According to the Home Office, 8,900 applications have been started so far under the scheme, with 300 visas issued till date.

The Home Office said it had “surged staff” and increased the number of appointments at its visa application centers in Rzeszow, Warsaw, Bucharest, Budapest, Chisinau and Prague. 

4:22 p.m. ET, March 7, 2022

UN humanitarian official outlines 3 priorities in providing aid in Ukraine

From CNN’s Artemis Moshtaghian

The UN Under-Secretary-General for Humanitarian Affairs and Emergency Relief Coordinator outlined three immediate priorities in his speech to the UN Security Council Monday aimed at minimizing what he called the pain and suffering the whole world is watching unfold in Ukraine. 

Martin Griffiths said that the first priority is that parties “must take constant care to spare civilians and civilian homes and infrastructure in their military operations.” 

“This includes allowing safe passage for civilians to leave areas of active hostilities on a voluntary basis, in the direction they choose. All civilians, whether they stay or leave, must be respected and protected," he said.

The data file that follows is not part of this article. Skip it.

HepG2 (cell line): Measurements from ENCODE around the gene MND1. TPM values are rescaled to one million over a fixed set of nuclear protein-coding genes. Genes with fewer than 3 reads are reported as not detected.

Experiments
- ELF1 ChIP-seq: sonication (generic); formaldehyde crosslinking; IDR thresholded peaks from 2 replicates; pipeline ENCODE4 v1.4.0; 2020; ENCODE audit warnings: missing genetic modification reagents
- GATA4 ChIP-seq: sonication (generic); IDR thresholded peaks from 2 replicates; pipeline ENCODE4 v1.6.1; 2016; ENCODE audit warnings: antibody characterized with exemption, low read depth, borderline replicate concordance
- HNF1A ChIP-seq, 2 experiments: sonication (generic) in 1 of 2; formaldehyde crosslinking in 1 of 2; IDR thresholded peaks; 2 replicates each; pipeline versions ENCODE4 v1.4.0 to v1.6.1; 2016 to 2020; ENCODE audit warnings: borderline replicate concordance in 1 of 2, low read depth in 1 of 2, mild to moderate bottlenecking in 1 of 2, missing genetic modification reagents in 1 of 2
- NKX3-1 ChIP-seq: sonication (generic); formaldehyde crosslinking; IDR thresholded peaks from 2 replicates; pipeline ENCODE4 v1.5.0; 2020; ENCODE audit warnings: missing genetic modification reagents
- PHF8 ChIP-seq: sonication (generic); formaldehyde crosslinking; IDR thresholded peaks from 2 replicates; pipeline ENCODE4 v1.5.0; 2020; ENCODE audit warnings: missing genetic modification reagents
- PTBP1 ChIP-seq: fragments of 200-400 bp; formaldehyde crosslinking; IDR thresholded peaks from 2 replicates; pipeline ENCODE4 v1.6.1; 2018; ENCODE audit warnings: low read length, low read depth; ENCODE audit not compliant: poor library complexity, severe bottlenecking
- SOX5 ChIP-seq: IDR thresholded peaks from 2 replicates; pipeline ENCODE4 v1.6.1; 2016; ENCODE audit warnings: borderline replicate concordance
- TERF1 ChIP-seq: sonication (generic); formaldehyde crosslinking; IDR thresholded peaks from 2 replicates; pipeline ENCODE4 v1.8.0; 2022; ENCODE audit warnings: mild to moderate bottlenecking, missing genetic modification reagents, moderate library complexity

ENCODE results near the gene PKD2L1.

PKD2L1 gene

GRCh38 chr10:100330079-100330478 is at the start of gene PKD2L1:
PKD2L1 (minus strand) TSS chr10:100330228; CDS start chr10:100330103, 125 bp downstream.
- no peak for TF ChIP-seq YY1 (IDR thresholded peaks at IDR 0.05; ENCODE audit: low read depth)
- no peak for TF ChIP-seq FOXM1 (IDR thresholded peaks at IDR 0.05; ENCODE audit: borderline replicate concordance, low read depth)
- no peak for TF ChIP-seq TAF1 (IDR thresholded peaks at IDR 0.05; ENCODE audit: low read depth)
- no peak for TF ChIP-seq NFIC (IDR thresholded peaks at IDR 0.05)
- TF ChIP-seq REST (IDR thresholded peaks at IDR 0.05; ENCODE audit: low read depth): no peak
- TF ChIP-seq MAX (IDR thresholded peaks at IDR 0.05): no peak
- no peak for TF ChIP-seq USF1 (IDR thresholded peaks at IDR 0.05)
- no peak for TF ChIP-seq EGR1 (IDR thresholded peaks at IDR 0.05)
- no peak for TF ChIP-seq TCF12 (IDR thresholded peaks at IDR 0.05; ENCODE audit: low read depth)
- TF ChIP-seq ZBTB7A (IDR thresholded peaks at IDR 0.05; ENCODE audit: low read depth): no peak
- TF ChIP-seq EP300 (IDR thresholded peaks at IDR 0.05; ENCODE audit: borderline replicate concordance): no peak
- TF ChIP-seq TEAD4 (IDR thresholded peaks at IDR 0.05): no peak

He then requested the need for “safe passage for humanitarian supplies into areas of active hostilities.” 

“Civilians in places like Mariupol, Kharkiv, Melitopol, and elsewhere desperately need aid, especially life-saving medical supplies. Many modalities are possible, but it must take place in line with the parties’ obligations under the laws of war," Griffiths said.

Lastly, in his third point Griffiths said there needs to be a "system of constant communication with parties to the conflict and assurances to enable the delivery of humanitarian aid.” 

Griffiths said he has already conveyed the three points to Ukraine and to the Russian Federation adding that his office has sent representatives to Moscow “to work on better humanitarian civil-military coordination” allowing his team to scale up humanitarian efforts. 

“We have planned, we have mobilized and fundraised and to meet the challenge we face. We have the capacity and the know-how to meet the most urgent needs in Ukraine, if the parties cooperate,” Griffiths said. 

“But make no mistake, we are unable to meet the needs of civilians today. I hope we will not fail them tomorrow," he said.